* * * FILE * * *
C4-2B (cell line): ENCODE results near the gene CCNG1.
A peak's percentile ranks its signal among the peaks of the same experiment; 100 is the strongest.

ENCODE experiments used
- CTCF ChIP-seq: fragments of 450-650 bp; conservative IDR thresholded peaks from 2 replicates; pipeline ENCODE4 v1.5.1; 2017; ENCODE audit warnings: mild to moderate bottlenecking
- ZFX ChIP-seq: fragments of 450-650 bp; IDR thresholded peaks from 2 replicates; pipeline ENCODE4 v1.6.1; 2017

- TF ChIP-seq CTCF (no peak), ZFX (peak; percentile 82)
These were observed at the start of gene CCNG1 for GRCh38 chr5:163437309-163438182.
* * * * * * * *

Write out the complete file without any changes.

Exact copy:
C4-2B (cell line): ENCODE results near the gene CCNG1.
A peak's percentile ranks its signal among the peaks of the same experiment; 100 is the strongest.

ENCODE experiments used
- CTCF ChIP-seq: fragments of 450-650 bp; conservative IDR thresholded peaks from 2 replicates; pipeline ENCODE4 v1.5.1; 2017; ENCODE audit warnings: mild to moderate bottlenecking
- ZFX ChIP-seq: fragments of 450-650 bp; IDR thresholded peaks from 2 replicates; pipeline ENCODE4 v1.6.1; 2017

- TF ChIP-seq CTCF (no peak), ZFX (peak; percentile 82)
These were observed at the start of gene CCNG1 for GRCh38 chr5:163437309-163438182.